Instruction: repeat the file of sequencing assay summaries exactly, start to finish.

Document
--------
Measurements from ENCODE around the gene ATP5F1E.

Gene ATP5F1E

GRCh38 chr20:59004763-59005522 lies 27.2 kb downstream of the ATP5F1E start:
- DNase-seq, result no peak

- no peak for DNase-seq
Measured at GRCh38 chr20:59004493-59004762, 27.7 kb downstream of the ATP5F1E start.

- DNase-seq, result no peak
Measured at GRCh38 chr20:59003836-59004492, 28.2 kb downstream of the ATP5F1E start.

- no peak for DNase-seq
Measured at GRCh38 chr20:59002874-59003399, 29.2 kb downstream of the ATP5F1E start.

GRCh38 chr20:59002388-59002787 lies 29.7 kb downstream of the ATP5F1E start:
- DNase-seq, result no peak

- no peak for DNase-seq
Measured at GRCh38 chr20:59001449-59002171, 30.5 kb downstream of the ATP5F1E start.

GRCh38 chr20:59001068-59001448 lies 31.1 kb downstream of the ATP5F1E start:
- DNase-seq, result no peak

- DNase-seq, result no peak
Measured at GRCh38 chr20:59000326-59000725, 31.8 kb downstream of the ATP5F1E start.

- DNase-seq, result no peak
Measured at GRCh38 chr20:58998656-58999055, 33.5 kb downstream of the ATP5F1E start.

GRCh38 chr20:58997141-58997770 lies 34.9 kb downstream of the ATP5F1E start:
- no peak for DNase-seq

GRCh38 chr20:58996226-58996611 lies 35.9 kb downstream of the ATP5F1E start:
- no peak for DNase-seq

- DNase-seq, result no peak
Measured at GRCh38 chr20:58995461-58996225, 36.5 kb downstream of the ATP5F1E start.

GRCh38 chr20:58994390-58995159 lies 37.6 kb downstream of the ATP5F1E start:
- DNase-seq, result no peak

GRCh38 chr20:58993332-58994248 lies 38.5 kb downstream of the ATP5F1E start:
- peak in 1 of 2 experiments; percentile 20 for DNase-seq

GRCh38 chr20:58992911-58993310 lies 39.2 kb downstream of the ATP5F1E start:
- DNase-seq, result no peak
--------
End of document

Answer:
Measurements from ENCODE around the gene ATP5F1E.

Gene ATP5F1E

GRCh38 chr20:59004763-59005522 lies 27.2 kb downstream of the ATP5F1E start:
- DNase-seq, result no peak

- no peak for DNase-seq
Measured at GRCh38 chr20:59004493-59004762, 27.7 kb downstream of the ATP5F1E start.

- DNase-seq, result no peak
Measured at GRCh38 chr20:59003836-59004492, 28.2 kb downstream of the ATP5F1E start.

- no peak for DNase-seq
Measured at GRCh38 chr20:59002874-59003399, 29.2 kb downstream of the ATP5F1E start.

GRCh38 chr20:59002388-59002787 lies 29.7 kb downstream of the ATP5F1E start:
- DNase-seq, result no peak

- no peak for DNase-seq
Measured at GRCh38 chr20:59001449-59002171, 30.5 kb downstream of the ATP5F1E start.

GRCh38 chr20:59001068-59001448 lies 31.1 kb downstream of the ATP5F1E start:
- DNase-seq, result no peak

- DNase-seq, result no peak
Measured at GRCh38 chr20:59000326-59000725, 31.8 kb downstream of the ATP5F1E start.

- DNase-seq, result no peak
Measured at GRCh38 chr20:58998656-58999055, 33.5 kb downstream of the ATP5F1E start.

GRCh38 chr20:58997141-58997770 lies 34.9 kb downstream of the ATP5F1E start:
- no peak for DNase-seq

GRCh38 chr20:58996226-58996611 lies 35.9 kb downstream of the ATP5F1E start:
- no peak for DNase-seq

- DNase-seq, result no peak
Measured at GRCh38 chr20:58995461-58996225, 36.5 kb downstream of the ATP5F1E start.

GRCh38 chr20:58994390-58995159 lies 37.6 kb downstream of the ATP5F1E start:
- DNase-seq, result no peak

GRCh38 chr20:58993332-58994248 lies 38.5 kb downstream of the ATP5F1E start:
- peak in 1 of 2 experiments; percentile 20 for DNase-seq

GRCh38 chr20:58992911-58993310 lies 39.2 kb downstream of the ATP5F1E start:
- DNase-seq, result no peak